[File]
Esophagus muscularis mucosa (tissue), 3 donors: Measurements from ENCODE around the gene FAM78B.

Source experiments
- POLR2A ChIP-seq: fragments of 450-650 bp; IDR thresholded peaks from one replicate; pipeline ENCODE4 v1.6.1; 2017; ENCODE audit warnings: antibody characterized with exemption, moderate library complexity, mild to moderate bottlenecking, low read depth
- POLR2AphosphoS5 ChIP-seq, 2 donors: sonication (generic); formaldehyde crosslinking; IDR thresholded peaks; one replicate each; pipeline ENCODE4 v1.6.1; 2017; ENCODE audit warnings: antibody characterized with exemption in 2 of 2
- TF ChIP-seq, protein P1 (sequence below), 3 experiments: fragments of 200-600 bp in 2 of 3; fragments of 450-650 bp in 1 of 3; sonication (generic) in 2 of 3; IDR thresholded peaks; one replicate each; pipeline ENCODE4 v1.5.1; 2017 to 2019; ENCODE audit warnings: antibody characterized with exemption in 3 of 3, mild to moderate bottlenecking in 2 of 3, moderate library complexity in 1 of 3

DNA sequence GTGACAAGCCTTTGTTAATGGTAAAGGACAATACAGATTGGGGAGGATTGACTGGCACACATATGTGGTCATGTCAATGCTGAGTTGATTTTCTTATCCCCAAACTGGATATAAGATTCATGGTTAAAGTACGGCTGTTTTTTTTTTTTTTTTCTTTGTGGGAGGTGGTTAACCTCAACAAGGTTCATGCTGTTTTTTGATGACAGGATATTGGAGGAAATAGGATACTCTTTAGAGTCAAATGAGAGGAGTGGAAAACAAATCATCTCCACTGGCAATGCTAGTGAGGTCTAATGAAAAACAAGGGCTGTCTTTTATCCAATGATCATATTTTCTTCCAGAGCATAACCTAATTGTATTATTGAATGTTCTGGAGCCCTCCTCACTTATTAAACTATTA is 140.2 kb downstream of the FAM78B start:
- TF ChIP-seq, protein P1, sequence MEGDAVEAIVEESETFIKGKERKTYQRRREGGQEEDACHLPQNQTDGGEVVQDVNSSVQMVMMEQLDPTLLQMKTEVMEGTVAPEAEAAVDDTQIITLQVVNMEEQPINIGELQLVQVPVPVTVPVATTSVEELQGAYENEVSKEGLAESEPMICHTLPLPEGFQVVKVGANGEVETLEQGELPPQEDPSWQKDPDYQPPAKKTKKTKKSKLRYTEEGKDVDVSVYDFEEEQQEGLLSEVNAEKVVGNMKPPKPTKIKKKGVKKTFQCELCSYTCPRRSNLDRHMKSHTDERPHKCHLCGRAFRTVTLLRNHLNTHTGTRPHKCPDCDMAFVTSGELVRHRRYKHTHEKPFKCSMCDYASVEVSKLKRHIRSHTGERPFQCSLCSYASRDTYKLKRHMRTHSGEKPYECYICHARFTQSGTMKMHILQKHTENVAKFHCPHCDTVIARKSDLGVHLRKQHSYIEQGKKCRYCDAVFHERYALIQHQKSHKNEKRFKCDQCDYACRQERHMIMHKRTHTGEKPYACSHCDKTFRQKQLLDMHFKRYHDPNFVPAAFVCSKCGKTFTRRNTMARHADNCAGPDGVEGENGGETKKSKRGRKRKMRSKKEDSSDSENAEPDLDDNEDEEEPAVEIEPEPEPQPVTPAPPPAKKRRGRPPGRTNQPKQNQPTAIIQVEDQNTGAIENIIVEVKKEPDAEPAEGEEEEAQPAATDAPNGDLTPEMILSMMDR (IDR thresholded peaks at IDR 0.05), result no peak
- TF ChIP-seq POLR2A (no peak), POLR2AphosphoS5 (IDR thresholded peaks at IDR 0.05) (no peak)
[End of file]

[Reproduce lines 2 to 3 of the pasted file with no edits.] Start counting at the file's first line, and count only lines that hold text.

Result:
Source experiments
- POLR2A ChIP-seq: fragments of 450-650 bp; IDR thresholded peaks from one replicate; pipeline ENCODE4 v1.6.1; 2017; ENCODE audit warnings: antibody characterized with exemption, moderate library complexity, mild to moderate bottlenecking, low read depth